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Context of 'March 8, 2001: Vice President Cheney, Senator Hagel Undercut EPA’s Whitman on Carbon Caps'

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An angry and embarrassed Christine Todd Whitman, the director of the Environmental Protection Agency (EPA), storms into a breakfast meeting with Treasury Secretary Paul O’Neill, waving a letter signed by four Republican senators—Chuck Hagel (R-NE), Larry Craig (R-ID), Jesse Helms (R-NC), and Pat Roberts (R-KS). The letter says that President Bush will soon withdraw the US from the Kyoto Accords (see March 27, 2001), even though Whitman has been telling the press Bush is committed to a “multipollutant” strategy of reducing CO2 and other emissions. Worse, Bush is going to renege on his promise to reduce C02 emissions (see September 29, 2000). O’Neill, who is until now unaware of the backchannel discussions about the administration’s environmental policy, is suspicious of the tone and language of the letter, which was faxed from Hagel’s office two days before. It sounds, he later writes, as if it came “right out of Dick Cheney’s mouth” (see March 1, 2001). O’Neill will later learn that Hagel and Cheney had been working for days to reverse Bush’s course on carbon dioxide caps, and in the process undermine Whitman (see March 8, 2001 and March 13, 2001). [Dubose and Bernstein, 2006, pp. 19-20]

Entity Tags: George W. Bush, Christine Todd Whitman, Chuck Hagel, Environmental Protection Agency, Larry Craig, Paul O’Neill, Richard (“Dick”) Cheney, Jesse Helms, Pat Roberts

Timeline Tags: US Environmental Record

Disturbed by President Bush’s impending reversal of his pledge to cap carbon dioxide emissions (see September 29, 2000), Environmental Protection Agency head Christine Todd Whitman meets with Bush to attempt to change his mind. But Bush cuts her off: “Christine, I’ve already made my decision.” He says he has written a letter to Senator Chuck Hagel (R-NE—see March 13, 2001). Notably, as Whitman is leaving the Oval Office, she sees Vice President Cheney pick up the letter to Hagel from a secretary (see March 8, 2001). That same day, Cheney meets with Hagel and then addresses the Senate Republican Conference, announcing to that body that the administration no longer supports carbon dioxide caps. Treasury Secretary Paul O’Neill later calls Cheney’s actions “a clean kill,” reminiscent of the bureaucratic manipulations Cheney had become so good at during the Nixon and Ford administrations. Authors Lou Dubose and Jake Bernstein sum up Cheney’s modus operandi: “No fingerprints. No accountability. Cheney collaborated with four senators who were working against White House policy, then persuaded the president to join them.” [Dubose and Bernstein, 2006, pp. 20]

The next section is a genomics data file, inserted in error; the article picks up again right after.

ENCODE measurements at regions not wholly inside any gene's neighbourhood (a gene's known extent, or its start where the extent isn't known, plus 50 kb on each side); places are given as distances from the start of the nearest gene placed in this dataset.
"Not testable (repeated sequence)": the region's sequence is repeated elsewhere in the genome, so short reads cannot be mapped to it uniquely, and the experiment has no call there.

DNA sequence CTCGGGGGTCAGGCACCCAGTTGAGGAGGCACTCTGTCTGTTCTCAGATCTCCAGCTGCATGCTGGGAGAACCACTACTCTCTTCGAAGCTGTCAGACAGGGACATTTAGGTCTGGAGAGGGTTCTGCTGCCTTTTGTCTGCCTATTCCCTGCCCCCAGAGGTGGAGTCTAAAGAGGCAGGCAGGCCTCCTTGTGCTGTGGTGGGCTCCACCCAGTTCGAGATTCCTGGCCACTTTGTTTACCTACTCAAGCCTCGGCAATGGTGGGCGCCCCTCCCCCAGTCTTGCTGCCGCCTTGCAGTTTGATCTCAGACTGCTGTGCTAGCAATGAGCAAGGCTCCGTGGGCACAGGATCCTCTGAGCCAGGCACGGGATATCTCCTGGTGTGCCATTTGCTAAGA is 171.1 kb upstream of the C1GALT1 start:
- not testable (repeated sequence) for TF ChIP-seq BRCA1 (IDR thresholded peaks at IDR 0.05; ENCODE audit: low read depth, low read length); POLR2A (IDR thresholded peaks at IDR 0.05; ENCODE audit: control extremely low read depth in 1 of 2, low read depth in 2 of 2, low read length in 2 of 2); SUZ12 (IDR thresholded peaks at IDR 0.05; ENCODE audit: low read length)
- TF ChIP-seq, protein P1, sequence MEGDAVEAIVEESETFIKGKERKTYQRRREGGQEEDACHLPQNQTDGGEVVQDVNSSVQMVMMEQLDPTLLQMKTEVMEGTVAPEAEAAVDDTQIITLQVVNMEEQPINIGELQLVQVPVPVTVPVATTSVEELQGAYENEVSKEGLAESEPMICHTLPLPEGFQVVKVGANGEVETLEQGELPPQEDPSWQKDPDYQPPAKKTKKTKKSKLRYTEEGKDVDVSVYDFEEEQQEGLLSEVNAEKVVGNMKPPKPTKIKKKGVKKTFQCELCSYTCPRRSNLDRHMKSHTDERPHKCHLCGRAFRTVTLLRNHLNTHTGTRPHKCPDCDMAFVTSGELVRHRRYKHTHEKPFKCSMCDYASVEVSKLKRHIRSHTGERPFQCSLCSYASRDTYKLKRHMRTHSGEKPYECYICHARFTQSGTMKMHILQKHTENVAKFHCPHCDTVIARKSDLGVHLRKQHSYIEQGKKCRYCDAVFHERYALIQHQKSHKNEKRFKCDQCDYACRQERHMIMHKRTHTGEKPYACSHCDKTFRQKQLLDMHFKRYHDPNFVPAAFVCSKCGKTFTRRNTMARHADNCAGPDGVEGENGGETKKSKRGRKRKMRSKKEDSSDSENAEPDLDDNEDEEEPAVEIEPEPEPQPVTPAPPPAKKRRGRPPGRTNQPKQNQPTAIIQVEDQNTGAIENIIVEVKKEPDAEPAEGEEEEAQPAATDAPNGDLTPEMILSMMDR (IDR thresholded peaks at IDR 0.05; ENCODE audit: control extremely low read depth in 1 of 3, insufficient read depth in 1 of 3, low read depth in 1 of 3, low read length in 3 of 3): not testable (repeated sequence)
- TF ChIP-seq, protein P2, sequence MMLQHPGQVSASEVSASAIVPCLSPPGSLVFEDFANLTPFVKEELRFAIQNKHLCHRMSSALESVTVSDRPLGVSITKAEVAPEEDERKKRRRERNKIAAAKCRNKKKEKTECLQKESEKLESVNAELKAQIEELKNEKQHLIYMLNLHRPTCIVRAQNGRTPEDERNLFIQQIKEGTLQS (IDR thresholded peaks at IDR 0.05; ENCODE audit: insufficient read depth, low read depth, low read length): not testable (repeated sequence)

Entity Tags: George W. Bush, Christine Todd Whitman, Chuck Hagel, Jake Bernstein, Environmental Protection Agency, Paul O’Neill, Lou Dubose, Richard (“Dick”) Cheney

Timeline Tags: US Environmental Record

US District Judge Richard W. Roberts vacates a temporary restraining order (see January 11, 2002) against the EPA, which had prevented the agency from transferring the function of the EPA’s national ombudsman to the Office of Inspector General (OIG) (see Morning November 27, 2001). The case is referred to the United States Office of Special Counsel. Within hours, EPA Administrator Christie Todd Whitman and the EPA Office of Inspector General move to implement the planned changes (see Morning November 27, 2001) to the EPA National Ombudsman office. [US Congress, 6/25/2002]

Entity Tags: Richard W. Roberts, Christine Todd Whitman, Office of the Inspector General (EPA)

Timeline Tags: Environmental Impact of 9/11

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